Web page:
Which would be harder?
I have been reading articles about Mitt Romney and his tenure at Bain Capital over the past few weeks. I’ve been seeking out clarity and other information about his time there, how he ran the company, and why so many people are so mad at him.
This week, an article came to my attention, and a section of the article resonated with me. Here is that text:
“When he (Romney) spun out of Bain & Co. to form Bain Capital in 1984, he launched an Olympian record in private equity that was not effectively impeached despite many efforts during the political campaigns that followed. He capped it with a bold and utterly ruthless rescue of the parent firm when Bain & Co. ran off the rails as the founders attempted to cash out in the early 1990s. Romney cut the founders’ share by half, slashed compensation, fired half the people, shook or faced down the creditors, notably including Goldman Sachs, and saved the day for his future entry into politics. He doesn’t boast about it, but this flawless performance in the clutch expressed Romney’s extraordinary gift for crisis management, demonstrated again and again in his career and personal life.”
This section really stuck with me because of a conversation I had with Dr. Jim Shelton, then an accounting professor at Freed-Hardeman University, during the final weeks of my time in undergrad.
All business majors were/are required to participate in a capstone course that is meant to combine all of the coursework into one very serious class. The class population is divided into groups and each group runs a company in an environment similar to that of the USA. Our business was candy. We chose pricing, budgets, production, long-term capital investments, short-term loans, dealt with bonds and credit, and managed many parts of the machine that ultimately makes up running a company, even a fake one.
Midway through the exercise (each week we made four independent “quarterly decisions” that would then be run through a program and the results of our work would be made available), my team chose to build a factory in what would be considered Mexico for the purposes of the game. Lower wages, less taxes, more risk, potentially more reward. We maintained multiple factories in “Merica” (yes, that was really the name) because we had invested enormous amounts of money in those plants, and the plant in “Mendico” or whatever it was called only accounted for 10-15% of our total production.
As “time” went on, we saw some trends that began to worry us. Wages were rising rapidly in “Merica”, but were shrinking in “Mendico.” We had made efforts to spread our risk, and it was paying off to some extent. We had an opportunity to sell a factory in “Merica”, take the money and build more capacity in “Mendico” and keep the company from economic trouble.
At the end of the term we had to present our business plan to a panel of professors and business executives. Cash flows for every year, balance sheets, the whole nine yards. It was a great lesson in the amount of work putting together financial statements could be, and these were all fake numbers. Real life could only be more difficult.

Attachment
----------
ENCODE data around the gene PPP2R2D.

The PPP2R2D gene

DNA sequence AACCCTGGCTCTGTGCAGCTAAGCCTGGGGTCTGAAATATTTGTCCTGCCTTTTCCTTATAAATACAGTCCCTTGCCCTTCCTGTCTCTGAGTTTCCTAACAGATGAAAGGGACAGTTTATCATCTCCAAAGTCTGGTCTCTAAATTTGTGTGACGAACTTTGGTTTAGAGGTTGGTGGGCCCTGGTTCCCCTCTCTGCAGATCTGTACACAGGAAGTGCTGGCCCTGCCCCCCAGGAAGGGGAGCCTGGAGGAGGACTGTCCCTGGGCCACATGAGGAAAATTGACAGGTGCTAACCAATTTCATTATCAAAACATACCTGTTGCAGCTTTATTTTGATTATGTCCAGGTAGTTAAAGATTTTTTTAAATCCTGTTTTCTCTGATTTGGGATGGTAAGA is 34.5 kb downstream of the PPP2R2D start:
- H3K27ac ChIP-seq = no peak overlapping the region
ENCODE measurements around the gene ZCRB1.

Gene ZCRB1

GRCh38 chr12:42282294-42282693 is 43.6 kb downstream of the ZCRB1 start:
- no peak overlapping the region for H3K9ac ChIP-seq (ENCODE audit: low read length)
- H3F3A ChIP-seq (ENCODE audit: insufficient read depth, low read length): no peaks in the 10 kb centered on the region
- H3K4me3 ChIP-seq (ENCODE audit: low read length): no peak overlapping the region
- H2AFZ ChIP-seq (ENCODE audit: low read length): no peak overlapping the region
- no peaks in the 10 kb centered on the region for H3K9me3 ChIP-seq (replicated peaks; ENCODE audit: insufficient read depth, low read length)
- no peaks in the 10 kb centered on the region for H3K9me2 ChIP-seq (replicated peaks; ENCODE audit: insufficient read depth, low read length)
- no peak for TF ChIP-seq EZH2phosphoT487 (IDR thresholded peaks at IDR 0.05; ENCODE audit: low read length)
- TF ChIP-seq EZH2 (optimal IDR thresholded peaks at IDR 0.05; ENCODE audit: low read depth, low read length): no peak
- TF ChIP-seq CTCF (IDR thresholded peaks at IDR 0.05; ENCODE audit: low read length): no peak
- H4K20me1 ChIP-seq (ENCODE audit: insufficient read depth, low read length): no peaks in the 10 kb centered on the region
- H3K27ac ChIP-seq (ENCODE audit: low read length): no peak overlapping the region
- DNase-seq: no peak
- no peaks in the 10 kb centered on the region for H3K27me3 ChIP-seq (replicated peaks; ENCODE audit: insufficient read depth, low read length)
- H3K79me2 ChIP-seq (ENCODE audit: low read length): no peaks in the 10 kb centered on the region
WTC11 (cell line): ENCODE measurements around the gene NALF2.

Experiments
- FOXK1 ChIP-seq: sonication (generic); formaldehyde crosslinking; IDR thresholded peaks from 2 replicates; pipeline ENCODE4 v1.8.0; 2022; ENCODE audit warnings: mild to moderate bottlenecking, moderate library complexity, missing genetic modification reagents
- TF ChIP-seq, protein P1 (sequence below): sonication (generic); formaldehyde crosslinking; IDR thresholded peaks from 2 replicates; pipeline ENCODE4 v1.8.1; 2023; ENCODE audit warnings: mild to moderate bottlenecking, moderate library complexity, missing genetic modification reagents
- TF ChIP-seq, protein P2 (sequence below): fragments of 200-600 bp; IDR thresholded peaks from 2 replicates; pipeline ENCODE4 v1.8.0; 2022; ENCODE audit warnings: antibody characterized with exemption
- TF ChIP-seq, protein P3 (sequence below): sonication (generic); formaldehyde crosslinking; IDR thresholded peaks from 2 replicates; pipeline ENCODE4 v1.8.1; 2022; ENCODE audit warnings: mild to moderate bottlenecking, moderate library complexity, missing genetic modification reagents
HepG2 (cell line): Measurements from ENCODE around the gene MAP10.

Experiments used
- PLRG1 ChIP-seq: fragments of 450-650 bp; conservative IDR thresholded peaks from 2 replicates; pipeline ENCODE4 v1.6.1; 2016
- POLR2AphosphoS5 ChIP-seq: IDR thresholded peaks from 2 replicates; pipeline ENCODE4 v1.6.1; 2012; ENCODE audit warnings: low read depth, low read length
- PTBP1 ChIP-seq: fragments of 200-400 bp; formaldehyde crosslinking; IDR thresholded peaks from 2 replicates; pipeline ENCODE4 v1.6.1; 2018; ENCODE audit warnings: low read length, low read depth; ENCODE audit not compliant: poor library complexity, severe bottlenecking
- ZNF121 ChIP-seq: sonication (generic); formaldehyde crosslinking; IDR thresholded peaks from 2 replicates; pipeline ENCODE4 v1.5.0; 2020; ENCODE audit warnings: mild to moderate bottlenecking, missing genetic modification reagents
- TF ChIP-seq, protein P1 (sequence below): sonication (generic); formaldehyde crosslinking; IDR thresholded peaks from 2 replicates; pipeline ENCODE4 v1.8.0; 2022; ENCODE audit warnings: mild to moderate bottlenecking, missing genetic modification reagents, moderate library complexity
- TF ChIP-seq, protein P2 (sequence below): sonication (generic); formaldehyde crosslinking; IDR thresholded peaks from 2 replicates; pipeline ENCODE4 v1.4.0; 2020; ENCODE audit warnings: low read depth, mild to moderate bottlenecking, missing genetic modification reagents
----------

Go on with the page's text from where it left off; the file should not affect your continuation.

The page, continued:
During our presentation, Dr. Shelton noted that we had sold a factory in “Merica” to fund more capacity in “Mendico” and questioned our morals (he’s an excellent Devil’s Advocate). Why had we done this? He asked if we had considered the jobs of the people who had worked in that factory. I answered, “I can’t think about those jobs. I have to think about every job. We employ X people (I can’t recall what the numbers were), not only the people in this factory. If we kept this factory open, we were risking every job.”
That may seem callous, but consider the truth behind the statement and understand I was 21 or 22 years old and hadn’t quite nailed down tact. I still haven’t. You can ask around.
I think that most people don’t have the fortitude to make the hard choices when it will absolutely hurt others. In our class scenario, which was nothing like real life or real money, we made a decision we felt was best in the long-term, though it was going to be hard to explain in the short-term. Romney made tough decisions, and likely saved jobs in the process.
What would be harder – explaining that a decision you made cost a few people a job, or that a decision you didn’t make cost everyone their job? I think the latter would be much more difficult.
The job market is not a fixed number. There isn’t a crystal ball telling employers there are only 100,000,000 jobs available in America. There are as many jobs available as our economy can sustain. For our fake candy company, we realized that if we remained on our initial path, we would be risking every job we had “created” in order to keep as many people employed as possible. It wouldn’t have worked in practice, and it certainly doesn’t work in the real world. We need a stronger economy. “Creating jobs” isn’t magic. It requires all the moving parts to be well-oiled. If the machine begins breaking down, it takes a LOT more to get it running smoothly once again.